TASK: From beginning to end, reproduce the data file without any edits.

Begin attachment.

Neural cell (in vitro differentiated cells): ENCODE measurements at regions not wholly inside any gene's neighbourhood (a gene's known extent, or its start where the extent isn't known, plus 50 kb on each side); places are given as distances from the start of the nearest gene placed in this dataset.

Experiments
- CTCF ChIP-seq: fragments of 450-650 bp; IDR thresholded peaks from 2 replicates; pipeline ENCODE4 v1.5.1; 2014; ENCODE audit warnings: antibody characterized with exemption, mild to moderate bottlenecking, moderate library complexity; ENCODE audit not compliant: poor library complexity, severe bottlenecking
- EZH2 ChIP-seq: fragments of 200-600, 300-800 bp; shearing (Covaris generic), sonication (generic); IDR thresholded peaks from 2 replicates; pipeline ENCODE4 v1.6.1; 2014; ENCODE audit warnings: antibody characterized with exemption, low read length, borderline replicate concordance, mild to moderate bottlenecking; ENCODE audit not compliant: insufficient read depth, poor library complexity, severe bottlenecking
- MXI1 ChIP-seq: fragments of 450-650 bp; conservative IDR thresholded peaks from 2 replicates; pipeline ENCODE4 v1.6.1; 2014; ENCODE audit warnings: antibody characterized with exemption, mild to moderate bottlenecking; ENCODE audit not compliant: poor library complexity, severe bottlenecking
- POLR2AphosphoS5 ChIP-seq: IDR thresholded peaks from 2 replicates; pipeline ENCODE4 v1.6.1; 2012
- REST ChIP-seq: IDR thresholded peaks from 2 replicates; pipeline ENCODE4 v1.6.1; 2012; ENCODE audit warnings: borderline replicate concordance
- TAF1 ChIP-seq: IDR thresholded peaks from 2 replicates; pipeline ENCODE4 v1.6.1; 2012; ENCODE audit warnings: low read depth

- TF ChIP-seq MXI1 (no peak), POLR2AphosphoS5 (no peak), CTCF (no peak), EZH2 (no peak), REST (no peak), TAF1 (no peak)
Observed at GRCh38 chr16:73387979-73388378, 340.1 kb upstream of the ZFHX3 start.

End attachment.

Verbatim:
Neural cell (in vitro differentiated cells): ENCODE measurements at regions not wholly inside any gene's neighbourhood (a gene's known extent, or its start where the extent isn't known, plus 50 kb on each side); places are given as distances from the start of the nearest gene placed in this dataset.

Experiments
- CTCF ChIP-seq: fragments of 450-650 bp; IDR thresholded peaks from 2 replicates; pipeline ENCODE4 v1.5.1; 2014; ENCODE audit warnings: antibody characterized with exemption, mild to moderate bottlenecking, moderate library complexity; ENCODE audit not compliant: poor library complexity, severe bottlenecking
- EZH2 ChIP-seq: fragments of 200-600, 300-800 bp; shearing (Covaris generic), sonication (generic); IDR thresholded peaks from 2 replicates; pipeline ENCODE4 v1.6.1; 2014; ENCODE audit warnings: antibody characterized with exemption, low read length, borderline replicate concordance, mild to moderate bottlenecking; ENCODE audit not compliant: insufficient read depth, poor library complexity, severe bottlenecking
- MXI1 ChIP-seq: fragments of 450-650 bp; conservative IDR thresholded peaks from 2 replicates; pipeline ENCODE4 v1.6.1; 2014; ENCODE audit warnings: antibody characterized with exemption, mild to moderate bottlenecking; ENCODE audit not compliant: poor library complexity, severe bottlenecking
- POLR2AphosphoS5 ChIP-seq: IDR thresholded peaks from 2 replicates; pipeline ENCODE4 v1.6.1; 2012
- REST ChIP-seq: IDR thresholded peaks from 2 replicates; pipeline ENCODE4 v1.6.1; 2012; ENCODE audit warnings: borderline replicate concordance
- TAF1 ChIP-seq: IDR thresholded peaks from 2 replicates; pipeline ENCODE4 v1.6.1; 2012; ENCODE audit warnings: low read depth

- TF ChIP-seq MXI1 (no peak), POLR2AphosphoS5 (no peak), CTCF (no peak), EZH2 (no peak), REST (no peak), TAF1 (no peak)
Observed at GRCh38 chr16:73387979-73388378, 340.1 kb upstream of the ZFHX3 start.